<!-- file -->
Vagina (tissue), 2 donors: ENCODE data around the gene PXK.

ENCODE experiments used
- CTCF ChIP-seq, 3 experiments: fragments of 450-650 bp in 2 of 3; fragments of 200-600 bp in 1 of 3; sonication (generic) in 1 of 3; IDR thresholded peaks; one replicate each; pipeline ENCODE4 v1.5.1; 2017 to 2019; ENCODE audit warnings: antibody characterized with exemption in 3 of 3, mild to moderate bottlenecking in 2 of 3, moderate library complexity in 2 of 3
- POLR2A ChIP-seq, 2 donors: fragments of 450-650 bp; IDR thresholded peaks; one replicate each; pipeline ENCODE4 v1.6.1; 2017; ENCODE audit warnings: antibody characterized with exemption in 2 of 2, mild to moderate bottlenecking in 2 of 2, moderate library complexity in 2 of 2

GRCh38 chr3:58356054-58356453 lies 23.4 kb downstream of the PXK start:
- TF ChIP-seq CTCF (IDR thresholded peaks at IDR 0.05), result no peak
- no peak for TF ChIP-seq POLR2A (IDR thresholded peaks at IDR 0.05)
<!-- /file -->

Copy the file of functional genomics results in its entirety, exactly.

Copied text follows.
Vagina (tissue), 2 donors: ENCODE data around the gene PXK.

ENCODE experiments used
- CTCF ChIP-seq, 3 experiments: fragments of 450-650 bp in 2 of 3; fragments of 200-600 bp in 1 of 3; sonication (generic) in 1 of 3; IDR thresholded peaks; one replicate each; pipeline ENCODE4 v1.5.1; 2017 to 2019; ENCODE audit warnings: antibody characterized with exemption in 3 of 3, mild to moderate bottlenecking in 2 of 3, moderate library complexity in 2 of 3
- POLR2A ChIP-seq, 2 donors: fragments of 450-650 bp; IDR thresholded peaks; one replicate each; pipeline ENCODE4 v1.6.1; 2017; ENCODE audit warnings: antibody characterized with exemption in 2 of 2, mild to moderate bottlenecking in 2 of 2, moderate library complexity in 2 of 2

GRCh38 chr3:58356054-58356453 lies 23.4 kb downstream of the PXK start:
- TF ChIP-seq CTCF (IDR thresholded peaks at IDR 0.05), result no peak
- no peak for TF ChIP-seq POLR2A (IDR thresholded peaks at IDR 0.05)